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Birthday boy gets an earful

No doubt about it. Clearwater city commissioners had a painful meeting Thursday night.

Not only did they publicly criticize City Manager Mike Roberto again, they listened to dozens of frustrated residents complain about proposed budget cuts.

But leave it to resident Dan Moran to start the evening on a light note.

Moran, the first resident to walk up to the microphone during the resident-to-be-heard portion, sang Happy Birthday to Commissioner Ed Hooper.

Hooper, who celebrated his 52nd birthday Thursday, may have had an idea the serenade was coming though. He was there two years ago when Moran did the same thing for Commissioner J.B. Johnson.

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SPEAKING OF 52nd BIRTHDAYS: Pinellas County School Superintendent Howard Hinesley got a true dressing-down for his 52nd birthday Thursday.

His colleagues at the district administration building cited him for wearing a black, short-sleeved mock turtleneck shirt in violation of the "casual Thursday" dress code. The mock citation, written by School Board attorney John Bowen, was a poke at the recently adopted dress code created by the Business Casual Dress Cross-Functional Team (and approved by Hinesley).

Building administrator Robert Hosack presented the citation, which ordered Hinesley to "report home to your mother, remove the offending garment (and) don appropriate attire as designated in the business casual attire pilot program."

It bore the (fake) signature of Polk County School Superintendent Glenn Reynolds, the man behind Polk's new mandatory school uniform policy.

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DRIVE AT YOUR OWN RISK: Want to improve U.S. 19? Get rid of the median cuts and synchronize the traffic lights better.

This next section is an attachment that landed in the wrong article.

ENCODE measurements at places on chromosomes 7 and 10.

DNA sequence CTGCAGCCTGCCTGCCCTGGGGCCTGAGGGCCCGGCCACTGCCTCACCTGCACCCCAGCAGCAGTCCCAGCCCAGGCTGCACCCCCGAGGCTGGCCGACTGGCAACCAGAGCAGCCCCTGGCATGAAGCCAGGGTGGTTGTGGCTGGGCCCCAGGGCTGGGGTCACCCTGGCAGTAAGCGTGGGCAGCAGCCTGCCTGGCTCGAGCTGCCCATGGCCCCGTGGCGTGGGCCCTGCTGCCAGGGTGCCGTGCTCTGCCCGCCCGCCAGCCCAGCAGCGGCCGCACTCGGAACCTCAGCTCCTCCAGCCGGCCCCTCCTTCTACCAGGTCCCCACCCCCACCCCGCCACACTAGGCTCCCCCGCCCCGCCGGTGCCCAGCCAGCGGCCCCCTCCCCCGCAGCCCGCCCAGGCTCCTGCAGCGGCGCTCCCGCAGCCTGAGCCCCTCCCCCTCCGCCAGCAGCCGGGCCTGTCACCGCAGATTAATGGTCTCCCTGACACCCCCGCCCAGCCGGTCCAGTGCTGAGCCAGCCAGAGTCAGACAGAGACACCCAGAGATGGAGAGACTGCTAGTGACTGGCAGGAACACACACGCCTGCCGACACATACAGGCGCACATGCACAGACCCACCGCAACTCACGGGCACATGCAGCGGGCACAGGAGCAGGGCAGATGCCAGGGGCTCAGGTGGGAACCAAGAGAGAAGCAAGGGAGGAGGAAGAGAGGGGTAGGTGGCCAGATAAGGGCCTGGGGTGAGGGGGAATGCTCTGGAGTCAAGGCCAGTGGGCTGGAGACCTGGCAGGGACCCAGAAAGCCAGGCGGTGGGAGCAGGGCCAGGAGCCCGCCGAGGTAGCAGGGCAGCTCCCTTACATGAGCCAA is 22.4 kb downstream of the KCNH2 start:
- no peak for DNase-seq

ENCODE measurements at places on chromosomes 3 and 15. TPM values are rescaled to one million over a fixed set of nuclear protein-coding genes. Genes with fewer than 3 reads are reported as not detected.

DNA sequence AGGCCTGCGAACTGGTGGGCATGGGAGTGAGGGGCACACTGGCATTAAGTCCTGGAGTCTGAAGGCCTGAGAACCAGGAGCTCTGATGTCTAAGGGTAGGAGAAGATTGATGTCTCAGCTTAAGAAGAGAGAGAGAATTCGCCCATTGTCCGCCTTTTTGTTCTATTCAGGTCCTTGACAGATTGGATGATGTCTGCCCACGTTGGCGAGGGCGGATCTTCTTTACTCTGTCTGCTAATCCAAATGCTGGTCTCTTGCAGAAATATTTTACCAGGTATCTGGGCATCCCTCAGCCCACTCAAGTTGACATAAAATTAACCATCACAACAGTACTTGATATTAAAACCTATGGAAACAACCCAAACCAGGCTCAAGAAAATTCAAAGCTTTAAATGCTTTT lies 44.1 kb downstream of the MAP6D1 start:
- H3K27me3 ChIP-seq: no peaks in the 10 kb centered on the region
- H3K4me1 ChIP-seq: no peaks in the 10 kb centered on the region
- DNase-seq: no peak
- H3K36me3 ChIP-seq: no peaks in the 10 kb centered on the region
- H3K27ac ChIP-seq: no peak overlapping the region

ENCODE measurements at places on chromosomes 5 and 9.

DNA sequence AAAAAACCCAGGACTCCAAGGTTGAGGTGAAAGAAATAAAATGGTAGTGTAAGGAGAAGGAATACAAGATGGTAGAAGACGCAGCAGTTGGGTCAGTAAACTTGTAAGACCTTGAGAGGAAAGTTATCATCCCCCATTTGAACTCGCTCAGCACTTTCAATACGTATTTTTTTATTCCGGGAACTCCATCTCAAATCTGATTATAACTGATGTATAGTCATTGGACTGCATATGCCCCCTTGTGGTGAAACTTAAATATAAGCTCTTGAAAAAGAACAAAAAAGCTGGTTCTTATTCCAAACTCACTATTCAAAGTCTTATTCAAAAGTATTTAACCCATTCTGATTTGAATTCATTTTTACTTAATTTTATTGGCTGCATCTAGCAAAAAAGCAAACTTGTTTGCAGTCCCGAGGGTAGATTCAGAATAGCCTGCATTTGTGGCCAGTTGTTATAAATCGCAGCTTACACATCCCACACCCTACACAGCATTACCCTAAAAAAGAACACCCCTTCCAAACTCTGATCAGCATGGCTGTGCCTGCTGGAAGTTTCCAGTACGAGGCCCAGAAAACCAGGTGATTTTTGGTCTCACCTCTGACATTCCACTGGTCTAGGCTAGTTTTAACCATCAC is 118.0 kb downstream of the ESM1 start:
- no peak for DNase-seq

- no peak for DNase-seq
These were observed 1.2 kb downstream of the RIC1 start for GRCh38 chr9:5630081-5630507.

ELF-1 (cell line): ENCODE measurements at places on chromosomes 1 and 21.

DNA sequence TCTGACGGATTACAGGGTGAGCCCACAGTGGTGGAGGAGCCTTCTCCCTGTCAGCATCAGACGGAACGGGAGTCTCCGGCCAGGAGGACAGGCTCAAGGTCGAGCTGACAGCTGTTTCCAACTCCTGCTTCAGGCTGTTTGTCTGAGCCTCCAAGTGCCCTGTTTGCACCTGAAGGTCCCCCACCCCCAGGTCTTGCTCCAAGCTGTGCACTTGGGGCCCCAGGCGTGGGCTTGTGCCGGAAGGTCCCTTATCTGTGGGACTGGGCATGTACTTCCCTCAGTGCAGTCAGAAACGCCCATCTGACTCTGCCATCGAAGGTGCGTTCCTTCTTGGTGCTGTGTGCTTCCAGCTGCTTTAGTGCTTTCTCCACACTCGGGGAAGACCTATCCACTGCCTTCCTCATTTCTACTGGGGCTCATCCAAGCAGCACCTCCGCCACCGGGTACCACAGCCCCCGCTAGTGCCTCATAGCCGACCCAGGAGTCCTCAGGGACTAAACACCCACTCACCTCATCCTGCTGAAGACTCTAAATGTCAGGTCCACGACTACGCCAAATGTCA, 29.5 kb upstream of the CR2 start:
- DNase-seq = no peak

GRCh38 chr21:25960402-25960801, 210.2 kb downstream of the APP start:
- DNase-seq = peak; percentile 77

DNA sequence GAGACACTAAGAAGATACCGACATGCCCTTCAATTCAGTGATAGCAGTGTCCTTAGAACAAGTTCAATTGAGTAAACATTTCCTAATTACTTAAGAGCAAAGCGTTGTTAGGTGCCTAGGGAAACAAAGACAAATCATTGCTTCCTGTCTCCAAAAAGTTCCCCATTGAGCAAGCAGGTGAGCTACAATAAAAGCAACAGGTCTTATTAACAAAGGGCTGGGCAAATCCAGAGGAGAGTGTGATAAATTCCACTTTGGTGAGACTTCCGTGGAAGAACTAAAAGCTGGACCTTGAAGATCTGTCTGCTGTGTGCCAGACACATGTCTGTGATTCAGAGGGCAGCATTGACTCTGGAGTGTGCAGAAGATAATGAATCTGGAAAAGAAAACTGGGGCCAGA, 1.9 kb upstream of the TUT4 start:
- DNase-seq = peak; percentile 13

That's what the majority of people who wrote County Commission Chairwoman Sallie Parks suggested last week.

Parks wrote a guest column in the St. Petersburg Times soliciting ways to improve U.S. 19.

She asked for it. She got it. Parks got more response than for just about any other issue in the past two years, except for bingo. As of the end of the week, she had received more than three dozen e-mails and another two dozen letters via the old-fashioned way.

A look at her first 30 e-mail responses shows that the No. 1 suggestion is for the county do something about its traffic signal system. Thirteen people want the lights timed better to cut down on the stop-and-go traffic. The second most common refrain _ a suggestion included in 10 of the first 30 e-mails _ is for the state to eliminate the median cuts along U.S. 19 and force traffic to make U-turns at intersections.

The third most common request was for the county to improve signs on U.S. 19. Make the signs bigger and better lit, seven people suggested. Right behind was a plea for police to do a better job of cracking down on reckless drivers and speeders.

_ Staff writers Shelby Oppel, Joe Newman and Anita Kumar contributed to this report.